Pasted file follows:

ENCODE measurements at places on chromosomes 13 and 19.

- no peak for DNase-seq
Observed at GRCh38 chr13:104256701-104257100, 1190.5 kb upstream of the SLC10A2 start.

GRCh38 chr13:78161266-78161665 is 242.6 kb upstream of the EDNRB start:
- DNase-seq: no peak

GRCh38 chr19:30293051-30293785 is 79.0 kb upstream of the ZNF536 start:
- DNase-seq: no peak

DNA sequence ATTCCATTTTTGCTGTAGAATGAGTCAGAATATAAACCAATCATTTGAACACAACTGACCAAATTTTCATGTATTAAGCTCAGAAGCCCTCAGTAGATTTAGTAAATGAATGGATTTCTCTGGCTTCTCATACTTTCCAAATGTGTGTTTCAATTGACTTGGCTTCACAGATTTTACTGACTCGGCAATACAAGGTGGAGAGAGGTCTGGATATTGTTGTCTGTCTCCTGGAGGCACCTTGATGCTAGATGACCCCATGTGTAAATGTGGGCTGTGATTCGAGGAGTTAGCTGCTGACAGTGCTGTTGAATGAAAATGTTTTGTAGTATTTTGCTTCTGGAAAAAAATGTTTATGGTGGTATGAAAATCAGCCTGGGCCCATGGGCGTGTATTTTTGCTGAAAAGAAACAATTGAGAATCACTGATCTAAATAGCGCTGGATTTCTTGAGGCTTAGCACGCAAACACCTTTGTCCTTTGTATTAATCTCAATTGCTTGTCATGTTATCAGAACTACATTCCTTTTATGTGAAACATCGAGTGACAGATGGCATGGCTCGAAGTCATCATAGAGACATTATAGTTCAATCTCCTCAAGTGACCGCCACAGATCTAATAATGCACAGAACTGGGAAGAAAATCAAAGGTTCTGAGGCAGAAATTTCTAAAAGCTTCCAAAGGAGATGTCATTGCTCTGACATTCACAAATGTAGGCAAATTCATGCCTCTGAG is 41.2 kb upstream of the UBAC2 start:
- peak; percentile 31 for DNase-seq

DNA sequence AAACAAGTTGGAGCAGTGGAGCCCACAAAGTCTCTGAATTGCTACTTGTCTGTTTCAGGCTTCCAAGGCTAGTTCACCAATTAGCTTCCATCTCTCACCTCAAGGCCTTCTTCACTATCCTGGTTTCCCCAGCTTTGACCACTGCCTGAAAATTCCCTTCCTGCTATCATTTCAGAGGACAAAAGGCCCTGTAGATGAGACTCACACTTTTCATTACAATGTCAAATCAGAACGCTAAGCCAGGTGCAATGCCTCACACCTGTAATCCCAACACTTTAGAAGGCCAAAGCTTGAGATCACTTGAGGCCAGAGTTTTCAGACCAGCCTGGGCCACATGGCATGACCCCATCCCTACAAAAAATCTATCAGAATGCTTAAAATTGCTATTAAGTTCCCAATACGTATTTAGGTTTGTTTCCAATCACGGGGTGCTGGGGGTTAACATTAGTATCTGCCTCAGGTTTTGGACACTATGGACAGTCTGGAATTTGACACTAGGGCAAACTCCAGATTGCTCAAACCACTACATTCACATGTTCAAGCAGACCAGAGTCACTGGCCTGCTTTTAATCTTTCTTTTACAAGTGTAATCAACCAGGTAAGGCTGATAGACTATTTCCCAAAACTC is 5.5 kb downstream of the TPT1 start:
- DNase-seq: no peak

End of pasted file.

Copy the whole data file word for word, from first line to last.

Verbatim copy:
ENCODE measurements at places on chromosomes 13 and 19.

- no peak for DNase-seq
Observed at GRCh38 chr13:104256701-104257100, 1190.5 kb upstream of the SLC10A2 start.

GRCh38 chr13:78161266-78161665 is 242.6 kb upstream of the EDNRB start:
- DNase-seq: no peak

GRCh38 chr19:30293051-30293785 is 79.0 kb upstream of the ZNF536 start:
- DNase-seq: no peak

DNA sequence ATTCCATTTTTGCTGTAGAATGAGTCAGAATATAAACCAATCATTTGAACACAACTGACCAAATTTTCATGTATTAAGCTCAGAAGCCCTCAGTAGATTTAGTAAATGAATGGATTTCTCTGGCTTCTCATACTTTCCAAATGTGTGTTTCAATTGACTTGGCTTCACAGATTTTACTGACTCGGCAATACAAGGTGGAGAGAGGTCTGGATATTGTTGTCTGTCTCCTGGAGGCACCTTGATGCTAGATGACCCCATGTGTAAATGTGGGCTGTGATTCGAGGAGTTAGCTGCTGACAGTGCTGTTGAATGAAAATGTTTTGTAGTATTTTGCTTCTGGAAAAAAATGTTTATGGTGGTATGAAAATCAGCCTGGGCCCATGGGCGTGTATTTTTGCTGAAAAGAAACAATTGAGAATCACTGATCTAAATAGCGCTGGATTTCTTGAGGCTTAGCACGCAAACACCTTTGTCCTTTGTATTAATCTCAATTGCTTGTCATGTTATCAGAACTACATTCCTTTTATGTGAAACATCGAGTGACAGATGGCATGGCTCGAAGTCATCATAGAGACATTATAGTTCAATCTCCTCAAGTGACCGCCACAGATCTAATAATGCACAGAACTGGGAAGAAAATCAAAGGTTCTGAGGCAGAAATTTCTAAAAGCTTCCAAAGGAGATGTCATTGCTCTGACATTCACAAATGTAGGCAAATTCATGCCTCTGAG is 41.2 kb upstream of the UBAC2 start:
- peak; percentile 31 for DNase-seq

DNA sequence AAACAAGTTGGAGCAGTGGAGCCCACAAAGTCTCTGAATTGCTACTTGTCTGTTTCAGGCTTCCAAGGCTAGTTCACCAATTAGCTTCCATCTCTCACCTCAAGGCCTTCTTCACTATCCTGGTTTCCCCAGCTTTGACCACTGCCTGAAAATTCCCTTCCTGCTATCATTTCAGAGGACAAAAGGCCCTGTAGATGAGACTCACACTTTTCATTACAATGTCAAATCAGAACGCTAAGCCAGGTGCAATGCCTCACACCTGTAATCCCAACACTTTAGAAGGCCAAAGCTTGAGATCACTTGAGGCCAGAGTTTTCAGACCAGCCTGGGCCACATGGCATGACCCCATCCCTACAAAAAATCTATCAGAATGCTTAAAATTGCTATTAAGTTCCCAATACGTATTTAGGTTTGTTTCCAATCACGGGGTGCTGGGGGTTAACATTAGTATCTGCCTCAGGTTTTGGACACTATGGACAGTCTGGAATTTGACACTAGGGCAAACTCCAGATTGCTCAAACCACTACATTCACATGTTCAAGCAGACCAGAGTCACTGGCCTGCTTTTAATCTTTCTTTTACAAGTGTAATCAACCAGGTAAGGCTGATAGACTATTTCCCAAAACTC is 5.5 kb downstream of the TPT1 start:
- DNase-seq: no peak